I remember there was a fellow who was coming to my classes. He had been living with a girl for five years. And I asked him, “So, do you want to marry her?”
He said, “I’m not really sure yet. I still need some more time to get to know her.”
I said, “What? A little time to get to know her? How much time do you need?”
“Well, I’m just not prepared to make a commitment.”
Now that I understood. His feeling that he didn’t know her was accurate, because a woman (or man for that matter) will not show all of herself to her partner until she knows that she is safe, that her partner won’t run out on her.
True love doesn’t come along until after there is a commitment because that is when each really shows the other the stuff that makes them the most vulnerable and the stuff that makes them the most different, the most other.
This guy had it backwards, he wanted to know everything first and then he was maybe willing to make the commitment that is necessary in the first place.
There is no way of learning everything about the another person up front. And the truth is that you will never really know everything about the other person. Every day, you will find out something new.
There is a very interesting custom in a Jewish wedding ceremony that acknowledges the role of choice and the role of fate in a marriage.
Just before giving the ring, the groom is accompanied to a place where his bride is sitting and covers her with a veil. He then turns around and is escorted to the place where the actual wedding ceremony is performed. The traditional explanation for this is that he checks to make sure he has got the right bride.
This tradition is related to the story of Jacob who was deceived by his father-in-law to be, who switched his oldest daughter Leah for Rachel the youngest who Jacob intended to marry. Jacob discovered the switch only after he consummated the marriage with Leah in the dark. Not at all happy with being cheated, however he accepted his fate and later also married Rachel. So as the tradition goes, today the groom checks his bride apparently so that he too does not have to deal with the fate of Jacob ending up with someone other than the bride of his choice.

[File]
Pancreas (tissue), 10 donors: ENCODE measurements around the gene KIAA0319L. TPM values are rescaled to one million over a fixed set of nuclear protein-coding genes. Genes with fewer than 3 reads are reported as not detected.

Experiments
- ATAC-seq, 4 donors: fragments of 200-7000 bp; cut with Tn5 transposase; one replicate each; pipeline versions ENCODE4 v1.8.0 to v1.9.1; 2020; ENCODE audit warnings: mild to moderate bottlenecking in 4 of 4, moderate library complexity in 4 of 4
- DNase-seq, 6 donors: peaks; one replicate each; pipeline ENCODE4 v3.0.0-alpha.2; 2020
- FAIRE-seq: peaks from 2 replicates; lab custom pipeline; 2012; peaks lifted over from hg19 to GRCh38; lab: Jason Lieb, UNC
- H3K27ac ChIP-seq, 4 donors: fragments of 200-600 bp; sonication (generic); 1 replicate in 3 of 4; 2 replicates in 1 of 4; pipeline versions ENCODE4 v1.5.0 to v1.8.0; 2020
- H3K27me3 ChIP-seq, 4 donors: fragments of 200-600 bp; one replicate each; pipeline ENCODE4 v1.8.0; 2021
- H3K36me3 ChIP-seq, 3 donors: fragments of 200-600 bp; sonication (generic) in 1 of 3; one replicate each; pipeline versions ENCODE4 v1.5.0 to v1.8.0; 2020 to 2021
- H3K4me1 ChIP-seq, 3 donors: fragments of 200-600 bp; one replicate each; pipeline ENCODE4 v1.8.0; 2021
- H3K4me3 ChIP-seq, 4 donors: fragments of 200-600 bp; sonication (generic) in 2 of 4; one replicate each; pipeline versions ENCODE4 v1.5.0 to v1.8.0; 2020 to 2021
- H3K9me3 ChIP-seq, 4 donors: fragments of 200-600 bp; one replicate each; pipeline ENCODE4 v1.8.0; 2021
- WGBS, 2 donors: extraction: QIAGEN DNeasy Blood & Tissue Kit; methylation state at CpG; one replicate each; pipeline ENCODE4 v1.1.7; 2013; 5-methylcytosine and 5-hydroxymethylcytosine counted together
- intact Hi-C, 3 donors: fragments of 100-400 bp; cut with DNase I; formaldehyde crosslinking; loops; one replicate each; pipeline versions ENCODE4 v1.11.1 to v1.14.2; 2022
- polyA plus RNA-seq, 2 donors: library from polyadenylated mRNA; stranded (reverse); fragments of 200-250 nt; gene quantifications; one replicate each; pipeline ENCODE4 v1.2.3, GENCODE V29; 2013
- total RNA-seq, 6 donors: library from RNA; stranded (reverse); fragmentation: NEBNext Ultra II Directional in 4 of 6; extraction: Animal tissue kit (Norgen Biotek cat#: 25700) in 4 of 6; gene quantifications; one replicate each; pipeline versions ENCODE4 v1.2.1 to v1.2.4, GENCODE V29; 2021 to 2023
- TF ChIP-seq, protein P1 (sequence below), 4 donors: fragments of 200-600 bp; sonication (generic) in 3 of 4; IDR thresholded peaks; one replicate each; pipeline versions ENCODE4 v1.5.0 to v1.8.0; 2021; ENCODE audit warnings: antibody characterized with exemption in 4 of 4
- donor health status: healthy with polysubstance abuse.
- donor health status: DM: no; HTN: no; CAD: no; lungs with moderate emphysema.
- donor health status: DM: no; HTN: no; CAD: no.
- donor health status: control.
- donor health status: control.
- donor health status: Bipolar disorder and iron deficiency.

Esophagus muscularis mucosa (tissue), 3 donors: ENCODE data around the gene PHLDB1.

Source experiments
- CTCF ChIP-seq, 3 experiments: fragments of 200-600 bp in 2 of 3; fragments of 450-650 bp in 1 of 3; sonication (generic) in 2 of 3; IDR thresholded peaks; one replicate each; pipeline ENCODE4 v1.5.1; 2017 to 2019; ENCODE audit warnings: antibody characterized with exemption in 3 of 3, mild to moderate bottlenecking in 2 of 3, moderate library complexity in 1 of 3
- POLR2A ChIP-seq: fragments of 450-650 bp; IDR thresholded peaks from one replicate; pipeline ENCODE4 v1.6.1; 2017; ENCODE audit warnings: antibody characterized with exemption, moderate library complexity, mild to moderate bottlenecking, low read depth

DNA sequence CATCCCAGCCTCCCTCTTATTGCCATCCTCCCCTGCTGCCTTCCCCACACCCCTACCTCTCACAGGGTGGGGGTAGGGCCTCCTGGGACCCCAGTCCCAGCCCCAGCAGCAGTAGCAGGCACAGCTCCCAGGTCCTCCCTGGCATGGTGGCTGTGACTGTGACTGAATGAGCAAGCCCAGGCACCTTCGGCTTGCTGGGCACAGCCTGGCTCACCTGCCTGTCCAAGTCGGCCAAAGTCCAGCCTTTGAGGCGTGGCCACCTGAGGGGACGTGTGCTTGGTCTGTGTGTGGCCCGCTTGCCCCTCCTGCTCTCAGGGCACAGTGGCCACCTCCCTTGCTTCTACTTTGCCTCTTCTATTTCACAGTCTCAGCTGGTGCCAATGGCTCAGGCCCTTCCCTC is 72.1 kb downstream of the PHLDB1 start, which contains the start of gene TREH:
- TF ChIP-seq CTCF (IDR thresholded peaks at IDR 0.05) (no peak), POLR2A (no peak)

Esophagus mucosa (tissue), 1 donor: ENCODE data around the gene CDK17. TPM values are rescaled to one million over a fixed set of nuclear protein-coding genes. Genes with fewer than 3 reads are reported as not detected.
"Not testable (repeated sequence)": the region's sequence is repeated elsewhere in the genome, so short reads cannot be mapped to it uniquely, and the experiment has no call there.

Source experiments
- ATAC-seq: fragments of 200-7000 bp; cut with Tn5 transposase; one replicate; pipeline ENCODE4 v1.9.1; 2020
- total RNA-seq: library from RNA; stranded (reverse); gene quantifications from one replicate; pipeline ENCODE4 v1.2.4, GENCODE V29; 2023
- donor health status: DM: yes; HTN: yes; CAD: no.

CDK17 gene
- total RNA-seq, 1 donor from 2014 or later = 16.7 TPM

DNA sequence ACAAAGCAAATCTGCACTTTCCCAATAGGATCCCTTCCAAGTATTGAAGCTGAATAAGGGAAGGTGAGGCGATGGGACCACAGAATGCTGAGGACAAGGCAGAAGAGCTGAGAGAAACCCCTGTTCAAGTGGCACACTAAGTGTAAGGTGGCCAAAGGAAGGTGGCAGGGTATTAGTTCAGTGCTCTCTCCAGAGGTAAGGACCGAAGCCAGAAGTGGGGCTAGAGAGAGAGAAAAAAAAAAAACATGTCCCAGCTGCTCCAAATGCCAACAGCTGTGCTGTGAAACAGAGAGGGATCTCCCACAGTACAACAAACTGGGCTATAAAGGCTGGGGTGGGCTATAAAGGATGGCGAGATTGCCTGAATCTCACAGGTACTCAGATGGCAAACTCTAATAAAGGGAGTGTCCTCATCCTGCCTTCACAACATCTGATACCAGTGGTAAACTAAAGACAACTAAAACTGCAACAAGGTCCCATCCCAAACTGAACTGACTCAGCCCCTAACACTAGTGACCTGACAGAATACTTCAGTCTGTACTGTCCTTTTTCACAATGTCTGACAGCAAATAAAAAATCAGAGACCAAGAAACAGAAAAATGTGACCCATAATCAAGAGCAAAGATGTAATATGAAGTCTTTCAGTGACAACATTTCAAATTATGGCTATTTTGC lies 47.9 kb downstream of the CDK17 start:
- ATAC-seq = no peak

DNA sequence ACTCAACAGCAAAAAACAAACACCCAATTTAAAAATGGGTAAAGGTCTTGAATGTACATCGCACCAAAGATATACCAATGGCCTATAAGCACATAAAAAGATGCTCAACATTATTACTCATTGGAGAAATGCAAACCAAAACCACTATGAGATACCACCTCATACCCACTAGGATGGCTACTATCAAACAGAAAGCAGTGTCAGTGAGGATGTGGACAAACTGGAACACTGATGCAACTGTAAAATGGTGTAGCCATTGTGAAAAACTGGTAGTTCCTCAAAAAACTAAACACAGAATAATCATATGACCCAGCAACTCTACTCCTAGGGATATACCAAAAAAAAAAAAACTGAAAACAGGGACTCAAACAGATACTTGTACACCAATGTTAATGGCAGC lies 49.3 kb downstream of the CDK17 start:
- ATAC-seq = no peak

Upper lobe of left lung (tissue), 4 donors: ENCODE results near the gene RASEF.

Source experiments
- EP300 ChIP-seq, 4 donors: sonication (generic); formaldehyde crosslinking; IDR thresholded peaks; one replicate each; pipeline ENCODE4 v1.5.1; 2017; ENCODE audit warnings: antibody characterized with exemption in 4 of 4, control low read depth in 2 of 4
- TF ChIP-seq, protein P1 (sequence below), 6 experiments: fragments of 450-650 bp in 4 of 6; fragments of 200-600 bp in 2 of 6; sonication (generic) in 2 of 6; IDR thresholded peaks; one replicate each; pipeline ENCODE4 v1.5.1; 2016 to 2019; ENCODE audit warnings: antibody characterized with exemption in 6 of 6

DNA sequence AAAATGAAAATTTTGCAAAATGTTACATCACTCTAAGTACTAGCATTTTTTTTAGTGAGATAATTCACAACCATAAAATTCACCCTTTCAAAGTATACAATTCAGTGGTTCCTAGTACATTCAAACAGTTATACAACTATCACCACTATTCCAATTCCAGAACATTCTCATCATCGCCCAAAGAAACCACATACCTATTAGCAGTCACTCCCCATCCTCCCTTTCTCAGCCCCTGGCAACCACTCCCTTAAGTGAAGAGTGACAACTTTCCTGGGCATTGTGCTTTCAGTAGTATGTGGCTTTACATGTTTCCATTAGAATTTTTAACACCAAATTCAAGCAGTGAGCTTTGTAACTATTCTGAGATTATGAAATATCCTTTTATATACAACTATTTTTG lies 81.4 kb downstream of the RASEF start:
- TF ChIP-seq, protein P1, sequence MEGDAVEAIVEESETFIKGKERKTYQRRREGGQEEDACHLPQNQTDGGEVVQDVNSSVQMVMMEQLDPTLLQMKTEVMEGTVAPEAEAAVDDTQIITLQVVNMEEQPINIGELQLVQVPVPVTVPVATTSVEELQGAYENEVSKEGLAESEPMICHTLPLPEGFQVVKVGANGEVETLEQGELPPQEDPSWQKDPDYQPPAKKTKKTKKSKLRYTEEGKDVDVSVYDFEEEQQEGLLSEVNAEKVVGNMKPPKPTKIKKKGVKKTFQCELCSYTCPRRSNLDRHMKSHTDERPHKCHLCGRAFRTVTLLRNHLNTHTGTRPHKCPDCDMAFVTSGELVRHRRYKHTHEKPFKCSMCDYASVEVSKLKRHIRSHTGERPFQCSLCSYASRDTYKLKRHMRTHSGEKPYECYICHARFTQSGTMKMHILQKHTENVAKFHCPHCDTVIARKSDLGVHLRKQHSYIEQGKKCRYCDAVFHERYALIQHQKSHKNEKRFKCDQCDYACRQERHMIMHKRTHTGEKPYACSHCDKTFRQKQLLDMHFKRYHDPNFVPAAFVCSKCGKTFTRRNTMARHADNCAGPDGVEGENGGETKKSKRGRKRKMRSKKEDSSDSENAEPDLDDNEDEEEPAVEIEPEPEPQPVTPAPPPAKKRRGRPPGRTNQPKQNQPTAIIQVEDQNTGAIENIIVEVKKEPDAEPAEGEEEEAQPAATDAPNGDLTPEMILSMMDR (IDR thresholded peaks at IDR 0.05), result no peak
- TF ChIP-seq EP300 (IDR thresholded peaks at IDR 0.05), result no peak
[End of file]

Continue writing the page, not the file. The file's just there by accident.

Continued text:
However when you think about it, it would make more sense that the groom uncover his bride and walk backwards keeping his eyes on the bride until they get to the wedding canopy and complete the wedding. If he covers her and turns around who knows what could happen in the interim while he isn’t looking.
Here’s the secret to this peculiar ceremony. The groom is actually accepting fate within his choice. The Kabbalah teaches that Leah represents fate — she is the woman who Jacob happened to marry. However Rachel represents choice. She is the woman Jacob chose to marry. When you get married the truth is that although you think you are marrying just Rachel the person of your choice, there is always a surprise and you later discover that you also ended up with Leah, who is the side of your spouse you never knew you were getting.
When you get married you have to make the choice and make space also for the hidden and unexpected side of your spouse. Although Leah was not Jacob’s choice bride she was actually a great source of blessing to him and in the end the one who he was buried with.
Therefore the groom covers his bride as if to say I acknowledge and accept your hidden side, I chose to accept that part of our relationship which was fated.
Love is a choice, not a conclusion. You can only get to know the other person so much before you have to take the leap and make the choice. Sooner or later, you have to say I know enough to go forward, commit and choose love.